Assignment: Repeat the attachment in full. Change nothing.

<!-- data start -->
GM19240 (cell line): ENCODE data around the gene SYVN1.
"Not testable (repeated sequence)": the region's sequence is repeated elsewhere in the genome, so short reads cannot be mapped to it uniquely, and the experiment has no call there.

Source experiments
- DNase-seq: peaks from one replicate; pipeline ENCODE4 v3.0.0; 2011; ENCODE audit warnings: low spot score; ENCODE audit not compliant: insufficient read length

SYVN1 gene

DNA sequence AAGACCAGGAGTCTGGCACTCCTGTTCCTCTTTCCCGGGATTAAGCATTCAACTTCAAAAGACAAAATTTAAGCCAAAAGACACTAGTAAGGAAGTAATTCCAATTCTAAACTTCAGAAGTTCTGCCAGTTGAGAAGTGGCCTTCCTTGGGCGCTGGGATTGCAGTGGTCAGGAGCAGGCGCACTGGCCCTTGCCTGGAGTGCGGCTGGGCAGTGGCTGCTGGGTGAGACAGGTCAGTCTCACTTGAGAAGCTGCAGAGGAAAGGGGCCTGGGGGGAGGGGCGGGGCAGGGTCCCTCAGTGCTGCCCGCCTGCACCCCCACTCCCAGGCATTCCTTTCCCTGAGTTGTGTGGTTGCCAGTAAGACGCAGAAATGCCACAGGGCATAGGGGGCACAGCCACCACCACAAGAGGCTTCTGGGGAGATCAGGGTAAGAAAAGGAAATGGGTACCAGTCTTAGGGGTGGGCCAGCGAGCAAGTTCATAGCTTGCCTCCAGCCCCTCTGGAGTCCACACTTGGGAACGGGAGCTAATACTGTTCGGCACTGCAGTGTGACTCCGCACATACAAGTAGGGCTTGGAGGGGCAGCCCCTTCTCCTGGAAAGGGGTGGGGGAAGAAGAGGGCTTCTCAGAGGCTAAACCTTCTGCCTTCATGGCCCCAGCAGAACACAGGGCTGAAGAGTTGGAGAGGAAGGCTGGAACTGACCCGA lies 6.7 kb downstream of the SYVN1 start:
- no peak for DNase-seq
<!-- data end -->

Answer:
GM19240 (cell line): ENCODE data around the gene SYVN1.
"Not testable (repeated sequence)": the region's sequence is repeated elsewhere in the genome, so short reads cannot be mapped to it uniquely, and the experiment has no call there.

Source experiments
- DNase-seq: peaks from one replicate; pipeline ENCODE4 v3.0.0; 2011; ENCODE audit warnings: low spot score; ENCODE audit not compliant: insufficient read length

SYVN1 gene

DNA sequence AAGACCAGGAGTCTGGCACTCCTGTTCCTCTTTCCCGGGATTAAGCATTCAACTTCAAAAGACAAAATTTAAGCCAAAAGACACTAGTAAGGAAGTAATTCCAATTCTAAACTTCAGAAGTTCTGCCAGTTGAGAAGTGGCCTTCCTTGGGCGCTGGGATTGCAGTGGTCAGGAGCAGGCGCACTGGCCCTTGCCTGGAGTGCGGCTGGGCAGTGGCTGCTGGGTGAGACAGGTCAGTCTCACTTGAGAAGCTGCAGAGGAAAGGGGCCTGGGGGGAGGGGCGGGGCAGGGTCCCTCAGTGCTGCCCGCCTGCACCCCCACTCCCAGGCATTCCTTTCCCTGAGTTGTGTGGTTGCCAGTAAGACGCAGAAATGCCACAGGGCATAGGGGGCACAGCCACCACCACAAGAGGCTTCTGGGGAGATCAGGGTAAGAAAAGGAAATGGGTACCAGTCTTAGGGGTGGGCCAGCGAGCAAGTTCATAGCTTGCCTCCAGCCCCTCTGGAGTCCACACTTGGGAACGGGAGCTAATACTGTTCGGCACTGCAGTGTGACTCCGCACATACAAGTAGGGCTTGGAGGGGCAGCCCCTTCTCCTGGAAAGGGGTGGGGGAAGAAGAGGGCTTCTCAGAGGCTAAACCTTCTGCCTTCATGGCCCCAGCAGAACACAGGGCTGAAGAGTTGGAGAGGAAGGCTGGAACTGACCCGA lies 6.7 kb downstream of the SYVN1 start:
- no peak for DNase-seq